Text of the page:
There are days that it would be nice outside and I'll go out for a walk; I'd either go to the park up the block, the Bodega (a Spanish grocery store) at the corner, or a friend's house. I would walk down the sidewalk and it's like I'm a famous person or an expensive car the way guys around me would act, and the thing is that it happens to all women. You get the "looks" by the guy across the street, the "stare" by the men driving by, the "whistles" from the group of guy's sitting on stairs as I walk by, and then there's the occasional "neck-break" when a guy walks by me. All that attention is very uplifting to some and tolerable by most, but when a guy crosses the line and actually speaks his mind, that's when he becomes a sexist pig. In the short story "A&P" by John Updike it's main character Sammy didn't cross the line on being a sexistpig.
From the moment the three girls-"Queenie", "that chunky one", and "the tall one"- entered the supermarket he acted like a normal typical man, Sammy couldn't keep his eyes off them. So much in fact that the girl's were a big distraction, " I stood there with my hand on a box of HiHo crackers trying to remember if I rang it up or not"(421). He watched the girls every movement as if they were the only thing that mattered to him at that time; ""ÃÂ¦the girls had circled around the bread and were coming back"ÃÂ¦"(421), ""ÃÂ¦and then they all three of them went up the cat-and-dog-food-breakfast-cereal-macaroni-rice-raisins-seasonings-spreads-spaghetti-soft-drinks-crackers-and-cookies aisle. From the third slot I look straight up this aisle to the meat counter, and I watched them all the way" (422). The three girls obviously had his undivided attention.
He deeply and metaphorically describes every striking detail about all three of them. With the chunky one he notices that her bathing suit is new; ""ÃÂ¦it was bright green and the seams on the bra were still sharp and her belly was still pretty pale so I guessed she just got it (the suit)"(421). ""ÃÂ¦and a tall one, with black hair that hadn't quite frizzed right, and one of these sunburns right across under the eyes and a chin that was too long-you know, the kind of girl other girls think is very "striking" and " attractive""ÃÂ¦"(421); and Queenie, "She came down a little hard on her heels, as if she didn't walk in bare feet that much"ÃÂ¦"(421).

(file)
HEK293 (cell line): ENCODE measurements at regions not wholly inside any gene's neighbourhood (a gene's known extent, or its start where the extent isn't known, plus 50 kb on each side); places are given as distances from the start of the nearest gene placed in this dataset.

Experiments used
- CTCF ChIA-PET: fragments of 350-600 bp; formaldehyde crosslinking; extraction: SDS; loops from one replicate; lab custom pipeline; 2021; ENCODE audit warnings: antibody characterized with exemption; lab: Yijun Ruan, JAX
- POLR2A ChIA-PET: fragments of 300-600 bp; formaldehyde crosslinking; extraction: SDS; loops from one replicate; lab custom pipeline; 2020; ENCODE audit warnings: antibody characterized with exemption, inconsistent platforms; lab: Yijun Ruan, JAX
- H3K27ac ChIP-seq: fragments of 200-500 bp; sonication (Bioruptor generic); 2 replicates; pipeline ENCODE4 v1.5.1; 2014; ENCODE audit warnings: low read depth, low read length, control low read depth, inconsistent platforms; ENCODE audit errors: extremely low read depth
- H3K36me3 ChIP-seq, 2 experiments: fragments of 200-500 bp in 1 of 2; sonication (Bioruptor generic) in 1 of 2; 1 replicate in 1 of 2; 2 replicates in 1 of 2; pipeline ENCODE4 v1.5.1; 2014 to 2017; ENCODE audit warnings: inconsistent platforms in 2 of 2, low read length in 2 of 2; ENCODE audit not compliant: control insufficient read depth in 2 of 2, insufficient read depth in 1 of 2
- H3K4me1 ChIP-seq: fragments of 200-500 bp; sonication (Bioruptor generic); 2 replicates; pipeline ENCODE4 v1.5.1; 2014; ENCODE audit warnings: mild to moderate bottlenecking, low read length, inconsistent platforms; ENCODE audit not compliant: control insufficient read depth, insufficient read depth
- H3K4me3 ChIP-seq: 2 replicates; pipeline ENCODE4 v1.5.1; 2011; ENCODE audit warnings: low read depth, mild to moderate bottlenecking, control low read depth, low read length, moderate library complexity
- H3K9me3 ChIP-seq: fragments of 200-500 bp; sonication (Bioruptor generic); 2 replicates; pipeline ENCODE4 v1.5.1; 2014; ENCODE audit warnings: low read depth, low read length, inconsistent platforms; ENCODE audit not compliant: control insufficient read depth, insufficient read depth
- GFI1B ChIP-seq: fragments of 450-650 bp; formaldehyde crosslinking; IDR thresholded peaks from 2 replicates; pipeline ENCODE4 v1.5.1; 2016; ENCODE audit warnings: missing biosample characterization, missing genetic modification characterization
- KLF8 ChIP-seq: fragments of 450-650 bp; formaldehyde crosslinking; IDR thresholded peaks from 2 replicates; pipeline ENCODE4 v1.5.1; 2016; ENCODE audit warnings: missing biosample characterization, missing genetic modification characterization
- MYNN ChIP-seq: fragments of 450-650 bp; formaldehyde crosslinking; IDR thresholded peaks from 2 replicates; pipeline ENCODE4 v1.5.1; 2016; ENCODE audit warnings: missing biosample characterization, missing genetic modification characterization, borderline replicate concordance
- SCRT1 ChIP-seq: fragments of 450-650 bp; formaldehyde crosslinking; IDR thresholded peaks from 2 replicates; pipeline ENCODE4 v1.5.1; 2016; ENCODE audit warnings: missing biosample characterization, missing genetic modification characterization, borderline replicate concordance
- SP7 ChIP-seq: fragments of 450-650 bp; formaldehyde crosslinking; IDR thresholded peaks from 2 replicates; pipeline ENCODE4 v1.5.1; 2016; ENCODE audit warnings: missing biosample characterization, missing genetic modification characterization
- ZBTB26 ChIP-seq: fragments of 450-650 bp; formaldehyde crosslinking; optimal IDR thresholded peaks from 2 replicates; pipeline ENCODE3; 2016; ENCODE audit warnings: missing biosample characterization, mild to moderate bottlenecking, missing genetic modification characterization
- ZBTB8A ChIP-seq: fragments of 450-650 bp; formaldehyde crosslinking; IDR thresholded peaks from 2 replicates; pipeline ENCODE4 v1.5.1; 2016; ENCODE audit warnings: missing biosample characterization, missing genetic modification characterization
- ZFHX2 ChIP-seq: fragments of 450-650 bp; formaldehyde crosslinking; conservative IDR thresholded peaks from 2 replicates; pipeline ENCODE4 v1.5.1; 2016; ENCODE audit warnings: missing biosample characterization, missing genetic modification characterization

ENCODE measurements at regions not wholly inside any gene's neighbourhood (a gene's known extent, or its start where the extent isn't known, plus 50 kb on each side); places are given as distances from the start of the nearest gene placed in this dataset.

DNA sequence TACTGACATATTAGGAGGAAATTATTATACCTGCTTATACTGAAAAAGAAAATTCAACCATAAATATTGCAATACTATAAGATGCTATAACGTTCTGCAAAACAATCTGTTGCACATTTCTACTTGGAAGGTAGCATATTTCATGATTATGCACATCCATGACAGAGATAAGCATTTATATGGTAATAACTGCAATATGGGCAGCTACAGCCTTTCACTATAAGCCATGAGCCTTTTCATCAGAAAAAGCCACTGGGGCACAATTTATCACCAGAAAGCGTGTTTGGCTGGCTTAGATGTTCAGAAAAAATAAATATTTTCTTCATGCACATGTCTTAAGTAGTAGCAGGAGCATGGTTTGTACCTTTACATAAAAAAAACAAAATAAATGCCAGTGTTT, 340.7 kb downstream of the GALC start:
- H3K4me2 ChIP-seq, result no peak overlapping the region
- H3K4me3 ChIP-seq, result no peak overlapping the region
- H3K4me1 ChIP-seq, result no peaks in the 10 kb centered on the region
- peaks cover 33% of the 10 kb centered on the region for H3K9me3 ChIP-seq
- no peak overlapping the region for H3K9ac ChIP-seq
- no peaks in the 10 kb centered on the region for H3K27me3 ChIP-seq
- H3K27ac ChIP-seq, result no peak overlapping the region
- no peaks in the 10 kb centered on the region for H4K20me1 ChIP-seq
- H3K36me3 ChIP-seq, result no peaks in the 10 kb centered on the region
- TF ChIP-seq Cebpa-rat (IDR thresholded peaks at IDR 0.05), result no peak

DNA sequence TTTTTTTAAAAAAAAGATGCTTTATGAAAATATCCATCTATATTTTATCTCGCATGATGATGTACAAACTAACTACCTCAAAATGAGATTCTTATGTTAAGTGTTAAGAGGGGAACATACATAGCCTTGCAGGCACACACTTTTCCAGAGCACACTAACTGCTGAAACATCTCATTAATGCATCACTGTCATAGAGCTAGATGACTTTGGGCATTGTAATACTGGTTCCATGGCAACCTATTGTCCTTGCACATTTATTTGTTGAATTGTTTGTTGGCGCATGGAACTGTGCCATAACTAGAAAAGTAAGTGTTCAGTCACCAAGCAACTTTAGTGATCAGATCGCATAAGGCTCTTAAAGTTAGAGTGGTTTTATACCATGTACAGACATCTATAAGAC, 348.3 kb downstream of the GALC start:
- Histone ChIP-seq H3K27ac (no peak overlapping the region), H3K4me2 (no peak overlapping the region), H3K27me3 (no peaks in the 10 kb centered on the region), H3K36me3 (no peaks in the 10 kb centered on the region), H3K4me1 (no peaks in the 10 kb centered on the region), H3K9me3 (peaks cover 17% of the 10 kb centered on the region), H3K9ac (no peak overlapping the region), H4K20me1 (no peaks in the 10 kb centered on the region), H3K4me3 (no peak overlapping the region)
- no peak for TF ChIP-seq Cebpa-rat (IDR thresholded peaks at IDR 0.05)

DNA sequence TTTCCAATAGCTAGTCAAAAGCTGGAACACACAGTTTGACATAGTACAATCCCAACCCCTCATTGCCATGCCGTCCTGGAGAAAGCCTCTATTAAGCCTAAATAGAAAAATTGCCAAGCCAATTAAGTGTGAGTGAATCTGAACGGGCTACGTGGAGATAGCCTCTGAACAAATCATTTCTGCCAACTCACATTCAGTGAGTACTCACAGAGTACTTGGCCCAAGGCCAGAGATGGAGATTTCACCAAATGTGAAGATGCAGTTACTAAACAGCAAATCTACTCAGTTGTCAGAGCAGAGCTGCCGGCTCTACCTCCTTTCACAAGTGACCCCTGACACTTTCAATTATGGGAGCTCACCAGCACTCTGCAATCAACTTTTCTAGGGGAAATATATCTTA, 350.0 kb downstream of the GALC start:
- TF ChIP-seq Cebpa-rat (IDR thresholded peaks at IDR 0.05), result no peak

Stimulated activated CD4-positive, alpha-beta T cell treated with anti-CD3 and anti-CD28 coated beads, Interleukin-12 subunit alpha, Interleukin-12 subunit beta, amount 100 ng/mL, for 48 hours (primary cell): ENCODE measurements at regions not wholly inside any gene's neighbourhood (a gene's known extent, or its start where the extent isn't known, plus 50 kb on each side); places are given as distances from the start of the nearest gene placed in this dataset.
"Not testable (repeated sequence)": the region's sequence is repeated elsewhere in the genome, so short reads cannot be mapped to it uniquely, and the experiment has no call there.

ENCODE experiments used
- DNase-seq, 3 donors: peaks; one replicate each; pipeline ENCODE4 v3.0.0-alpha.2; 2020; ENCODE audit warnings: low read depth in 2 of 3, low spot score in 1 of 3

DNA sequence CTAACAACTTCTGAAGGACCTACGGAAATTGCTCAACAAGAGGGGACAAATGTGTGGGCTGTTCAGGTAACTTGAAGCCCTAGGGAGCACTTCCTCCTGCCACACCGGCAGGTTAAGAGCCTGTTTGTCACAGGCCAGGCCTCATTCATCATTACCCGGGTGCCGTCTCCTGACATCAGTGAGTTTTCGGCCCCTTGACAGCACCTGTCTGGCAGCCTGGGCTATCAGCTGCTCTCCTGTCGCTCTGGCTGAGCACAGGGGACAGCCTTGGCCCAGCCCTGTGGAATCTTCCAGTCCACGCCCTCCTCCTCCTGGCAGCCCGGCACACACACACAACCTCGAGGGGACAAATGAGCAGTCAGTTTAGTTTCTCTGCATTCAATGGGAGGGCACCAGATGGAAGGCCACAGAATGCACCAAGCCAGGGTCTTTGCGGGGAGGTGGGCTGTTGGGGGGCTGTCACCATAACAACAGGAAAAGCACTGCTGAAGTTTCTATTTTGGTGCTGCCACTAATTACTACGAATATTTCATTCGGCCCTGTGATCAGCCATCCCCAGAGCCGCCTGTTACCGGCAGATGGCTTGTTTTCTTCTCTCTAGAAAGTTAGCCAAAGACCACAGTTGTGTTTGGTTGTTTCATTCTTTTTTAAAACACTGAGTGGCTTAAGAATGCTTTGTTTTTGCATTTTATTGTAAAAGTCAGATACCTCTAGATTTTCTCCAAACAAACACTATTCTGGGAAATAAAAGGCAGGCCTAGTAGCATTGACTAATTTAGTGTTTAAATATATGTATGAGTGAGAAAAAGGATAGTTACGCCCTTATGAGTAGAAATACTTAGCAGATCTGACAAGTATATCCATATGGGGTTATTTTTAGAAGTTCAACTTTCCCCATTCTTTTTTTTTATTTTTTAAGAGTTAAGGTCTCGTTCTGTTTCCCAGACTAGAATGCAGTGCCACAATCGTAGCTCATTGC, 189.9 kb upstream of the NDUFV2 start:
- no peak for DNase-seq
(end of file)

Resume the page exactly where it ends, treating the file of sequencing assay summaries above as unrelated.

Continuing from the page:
Although he describes the three girls in extreme detail, you can tell that he's really interested in Queenie. The way she looks, the way she's dressed, the way she carries herself, the way she stands out among the other two girls. "The longer her neck was, the more of her there was."(422), and "She kept her eyes moving across the racks, and stopped, and turned so slow it made my stomach rub the inside of my apron"ÃÂ¦"(422). His infatuation towards Queenie is clearly evident.
The argument was made that Sammy is a sexistpig. Whoever feels that way might think that way because of what he said about the chunky girl ""ÃÂ¦with a good tan and a sweet soft-looking can"ÃÂ¦"(421). He was just being a guy noticing everything about her. He wasn't rude and commented the chunky girl's can to her face, or discussed her can with Stokesie, and he didn't talk about its size and what he would do with it. He kept it clean and to himself. It's also evident that he's not a sexistpig when the girls got to the meat counter, "All that was left to see was old McMahon patting his mouth and looking after them sizing up their joints. Poor kids I began to feel sorry for them"(423). Sammy admired their beauty, McMahon acted like they were objects, and Sammy saw that and that's why he felt bad.
Sammy also quit his job because of the way they were treated. Actually he did it to impress the girls. He didn't have to, he could've told Lengel he was joking, or he could've acted like he didn't even say anything because Lengel wasn't even sure of what Sammy said, but ""ÃÂ¦it seems to me that once you begin a gesture it's fatal not to go through with it."(424). "The girls, and who'd blame them, are in a hurry to get out, so I say "I quit" to Lengel quick enough for them to hear, hoping they'll stop and watch me, their unsuspecting hero."(424). After Sammy noticed that the girls didn't notice what he did, or maybe they noticed and didn't care, he must've felt stupid. He knew he did the wrong thing, giving up his job for girls he didn't even know, because he said that he knows how hard the world was going to be hereafter, but at least there's one less lesson to learn.
The line of being a typical man and a sexistpig is so thin. We women tend to get a little confused when making our judgements about men, whether it's an honest compliment about our looks or a vulgar disgusting remark, sometimes we get the two mixed-up. Therefore, Sammy, "A&P"'s main character, is not a sexistpig, but a typical man.